It’s safe to say that Polycystic Ovary Syndrome (PCOS), which affects 1 in 10 women of childbearing age, is something many women deal with. “It’s one of the most common conditions we treat,” says Hannah Dentry, RD, a health coach at Parsley Health. But it frequently takes women over two years and three doctors to receive a PCOS diagnosis, according to a survey in the Journal of Clinical Endocrinology & Metabolism. Understandably, the process can leave women feeling frustrated and hopeless—and that’s all before they start treatment.
There are several reasons it can be tricky to make a PCOS diagnosis, notes Jaclyn Tolentino, DO, a board-certified family physician at Parsley Health. So read on to better understand your symptoms and for help with a holistic, lifestyle-based PCOS treatment plan.
Reason #1: The signs and symptoms of PCOS vary widely.
Symptoms of PCOS women might notice may include:
- Irregular periods (this is one of the most prevalent PCOS symptoms, Dr. Tolentino says)
- Fertility problems (such as not ovulating regularly or at all)
- Excess body hair (also known as hirsutism)
- Thinning hair and/or hair loss on the scalp
- Weight gain and/or challenges in losing weight
- Mood changes (anxiety and depression can be issues for people coping with PCOS)
But not all women with PCOS experience any or all of these symptoms. This is partially because there are several different types of PCOS, and symptoms may vary across types and individuals.
Some of the signs of PCOS are only possible to detect via diagnostic testing, and these are often the most important indicators that lead to a PCOS diagnosis. These include:
- Ovarian cysts on one or both ovaries, which might be seen on an ultrasound
- High levels of androgens such as testosterone, which can be observed via a blood or urine test
- High levels of insulin and insulin resistance, which is also observed via blood tests
But without the right testing, it’s hard to know if some of these symptoms are present. Which can be a challenge, because…
Reason #2: Doctors sometimes miss (or misdiagnose) a PCOS diagnosis.
Because PCOS symptoms manifest in different ways for different people, it can be tricky for doctors to recognize the signs of PCOS—especially if they don’t frequently deal with PCOS patients. “Some patients have metabolic issues, but not all of them,” Dr. Tolentino says. Some patients have an excess of androgens, but not every patient. Not every patient has ovarian cysts.
The criteria for a PCOS diagnosis are also heavily debated, which can make diagnosis complicated for healthcare providers. The Rotterdam Criteria is what’s most commonly used to diagnose PCOS, and it states that a person can be diagnosed with PCOS if they have two of the three following symptoms:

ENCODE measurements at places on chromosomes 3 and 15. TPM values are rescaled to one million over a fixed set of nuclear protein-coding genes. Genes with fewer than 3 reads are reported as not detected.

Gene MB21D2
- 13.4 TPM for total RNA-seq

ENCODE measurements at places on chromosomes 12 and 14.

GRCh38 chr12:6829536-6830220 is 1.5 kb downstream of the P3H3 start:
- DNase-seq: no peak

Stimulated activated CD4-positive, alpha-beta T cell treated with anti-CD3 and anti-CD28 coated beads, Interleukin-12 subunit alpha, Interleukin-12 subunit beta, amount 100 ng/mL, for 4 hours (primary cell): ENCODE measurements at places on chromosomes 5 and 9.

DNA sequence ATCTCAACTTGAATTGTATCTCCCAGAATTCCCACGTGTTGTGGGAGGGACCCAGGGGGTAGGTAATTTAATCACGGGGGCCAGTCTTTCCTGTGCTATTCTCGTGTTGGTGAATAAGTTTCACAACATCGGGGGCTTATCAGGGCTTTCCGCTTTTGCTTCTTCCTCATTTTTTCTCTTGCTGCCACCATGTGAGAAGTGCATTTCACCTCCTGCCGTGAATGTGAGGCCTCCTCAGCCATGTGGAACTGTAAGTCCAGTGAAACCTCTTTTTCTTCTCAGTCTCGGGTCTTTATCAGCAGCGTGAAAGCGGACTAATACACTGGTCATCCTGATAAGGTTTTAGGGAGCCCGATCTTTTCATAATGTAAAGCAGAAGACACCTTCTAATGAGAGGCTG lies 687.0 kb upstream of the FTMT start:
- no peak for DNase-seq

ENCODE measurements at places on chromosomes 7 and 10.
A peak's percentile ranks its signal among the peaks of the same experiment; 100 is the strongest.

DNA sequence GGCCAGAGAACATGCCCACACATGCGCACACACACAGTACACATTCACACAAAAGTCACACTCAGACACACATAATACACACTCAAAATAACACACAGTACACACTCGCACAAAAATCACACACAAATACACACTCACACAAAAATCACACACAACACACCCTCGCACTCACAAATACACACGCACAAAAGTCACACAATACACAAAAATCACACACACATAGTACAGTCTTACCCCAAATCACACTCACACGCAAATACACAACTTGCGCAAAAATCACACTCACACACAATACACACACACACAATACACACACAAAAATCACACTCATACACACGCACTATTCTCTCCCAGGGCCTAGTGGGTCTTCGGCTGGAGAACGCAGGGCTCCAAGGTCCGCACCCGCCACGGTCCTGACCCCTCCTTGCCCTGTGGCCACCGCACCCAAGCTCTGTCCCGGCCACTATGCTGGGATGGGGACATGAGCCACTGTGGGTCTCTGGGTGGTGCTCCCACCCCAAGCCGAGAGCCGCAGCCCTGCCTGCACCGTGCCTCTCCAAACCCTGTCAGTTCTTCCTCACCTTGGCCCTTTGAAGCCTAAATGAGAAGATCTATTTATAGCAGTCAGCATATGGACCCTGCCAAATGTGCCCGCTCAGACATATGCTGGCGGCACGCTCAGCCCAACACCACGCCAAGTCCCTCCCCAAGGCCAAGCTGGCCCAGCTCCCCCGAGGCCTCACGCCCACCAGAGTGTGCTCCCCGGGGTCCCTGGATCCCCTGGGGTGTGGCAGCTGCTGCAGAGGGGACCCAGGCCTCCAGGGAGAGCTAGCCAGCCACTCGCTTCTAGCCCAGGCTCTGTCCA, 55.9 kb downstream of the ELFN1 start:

- Irregular or missed periods
- Clinical/biochemical signs of excess androgens
- Multiple cysts on one or both ovaries (confirmed by an ultrasound)
But the Rotterdam Criteria is not without ongoing dialogue in the medical world, Dr. Tolentino says. “I think it really comes down to a lack of data that we’ve had on PCOS. We only just saw the publication of international evidence-based guidelines for treating PCOS back in 2018, so we’re just getting to the point where we’re actually taking the data we do have and synthesizing it into something actionable and practical for a clinician.”
Reason #3: Women don’t always recognize or open up to a doctor about symptoms.
A big reason for this is that conventional medicine practitioners often recommend hormonal birth control for irregular periods, and women sometimes take these medications from their teenage years until adulthood. “Hormonal birth control can help control several other symptoms of PCOS like acne, hair growth, or hair loss,” Dentry explains. Rather than treating these symptoms, hormonal birth control temporarily masks them, so women only experience symptoms once they stop taking hormonal birth control—often when they want to get pregnant.
There’s also the fact that some of the symptoms of PCOS are seen as undesirable by society, Dentry notes. Unfortunately, women are taught to feel shameful about having upper lip hair, not being able to lose weight, or having “bad” skin, she adds. “Sometimes women don’t realize that these issues are related to an imbalance in their body that can be treated,” Dentry says.
Reason #4: There’s so much we still don’t know about PCOS.
For example, we don’t know what causes it: “We know genetics can play a role, and we know excess androgen production from increasing insulin resistance is a relevant factor, but there’s still so many questions we have regarding the exact mechanisms that trigger the disorder,” Dr. Tolentino says. The general lack of clarity and need for further research into what constitutes and what causes PCOS naturally makes it more difficult to diagnose.